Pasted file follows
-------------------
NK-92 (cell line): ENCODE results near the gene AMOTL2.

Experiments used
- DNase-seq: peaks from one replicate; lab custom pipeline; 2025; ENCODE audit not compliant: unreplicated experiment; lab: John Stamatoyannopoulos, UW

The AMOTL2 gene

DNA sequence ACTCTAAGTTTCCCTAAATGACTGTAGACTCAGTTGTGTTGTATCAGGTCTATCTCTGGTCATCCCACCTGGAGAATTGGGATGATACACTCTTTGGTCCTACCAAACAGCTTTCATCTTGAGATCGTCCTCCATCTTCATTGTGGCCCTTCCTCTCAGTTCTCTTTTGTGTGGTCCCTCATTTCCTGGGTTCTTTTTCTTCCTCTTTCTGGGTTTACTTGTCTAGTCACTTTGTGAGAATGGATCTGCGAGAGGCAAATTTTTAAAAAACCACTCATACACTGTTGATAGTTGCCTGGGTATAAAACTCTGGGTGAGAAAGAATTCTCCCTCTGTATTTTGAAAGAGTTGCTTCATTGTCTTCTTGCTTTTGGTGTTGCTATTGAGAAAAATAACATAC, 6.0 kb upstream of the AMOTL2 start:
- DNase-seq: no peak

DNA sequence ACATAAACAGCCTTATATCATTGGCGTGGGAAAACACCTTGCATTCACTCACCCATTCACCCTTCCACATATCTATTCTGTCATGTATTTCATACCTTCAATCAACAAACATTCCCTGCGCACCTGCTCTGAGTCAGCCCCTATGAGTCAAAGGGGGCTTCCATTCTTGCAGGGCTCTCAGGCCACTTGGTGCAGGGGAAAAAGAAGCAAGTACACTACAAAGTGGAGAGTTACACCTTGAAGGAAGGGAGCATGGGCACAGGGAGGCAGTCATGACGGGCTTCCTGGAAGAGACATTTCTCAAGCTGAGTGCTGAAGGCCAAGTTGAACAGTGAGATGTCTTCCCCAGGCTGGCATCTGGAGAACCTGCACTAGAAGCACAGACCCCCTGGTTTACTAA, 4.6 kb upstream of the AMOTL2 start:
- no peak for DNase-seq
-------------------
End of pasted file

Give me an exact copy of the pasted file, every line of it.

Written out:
NK-92 (cell line): ENCODE results near the gene AMOTL2.

Experiments used
- DNase-seq: peaks from one replicate; lab custom pipeline; 2025; ENCODE audit not compliant: unreplicated experiment; lab: John Stamatoyannopoulos, UW

The AMOTL2 gene

DNA sequence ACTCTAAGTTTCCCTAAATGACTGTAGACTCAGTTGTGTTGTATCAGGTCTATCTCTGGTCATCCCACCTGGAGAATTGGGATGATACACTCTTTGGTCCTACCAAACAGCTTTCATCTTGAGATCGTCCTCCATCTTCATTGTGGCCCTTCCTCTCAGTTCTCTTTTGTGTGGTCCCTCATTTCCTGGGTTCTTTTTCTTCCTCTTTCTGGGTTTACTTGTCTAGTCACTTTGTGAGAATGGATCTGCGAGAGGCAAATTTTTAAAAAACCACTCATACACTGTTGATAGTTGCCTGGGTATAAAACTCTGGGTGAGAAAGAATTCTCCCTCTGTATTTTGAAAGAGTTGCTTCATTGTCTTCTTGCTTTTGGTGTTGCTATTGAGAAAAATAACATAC, 6.0 kb upstream of the AMOTL2 start:
- DNase-seq: no peak

DNA sequence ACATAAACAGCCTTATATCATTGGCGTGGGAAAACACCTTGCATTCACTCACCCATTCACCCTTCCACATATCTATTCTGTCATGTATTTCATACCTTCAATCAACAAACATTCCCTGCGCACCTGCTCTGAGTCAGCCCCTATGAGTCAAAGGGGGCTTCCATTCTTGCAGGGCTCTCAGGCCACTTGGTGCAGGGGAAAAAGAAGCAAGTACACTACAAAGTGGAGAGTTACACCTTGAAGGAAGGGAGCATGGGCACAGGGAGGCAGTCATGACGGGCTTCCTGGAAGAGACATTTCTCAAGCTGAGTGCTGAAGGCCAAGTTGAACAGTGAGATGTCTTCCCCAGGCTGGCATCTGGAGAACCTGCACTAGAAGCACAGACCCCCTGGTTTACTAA, 4.6 kb upstream of the AMOTL2 start:
- no peak for DNase-seq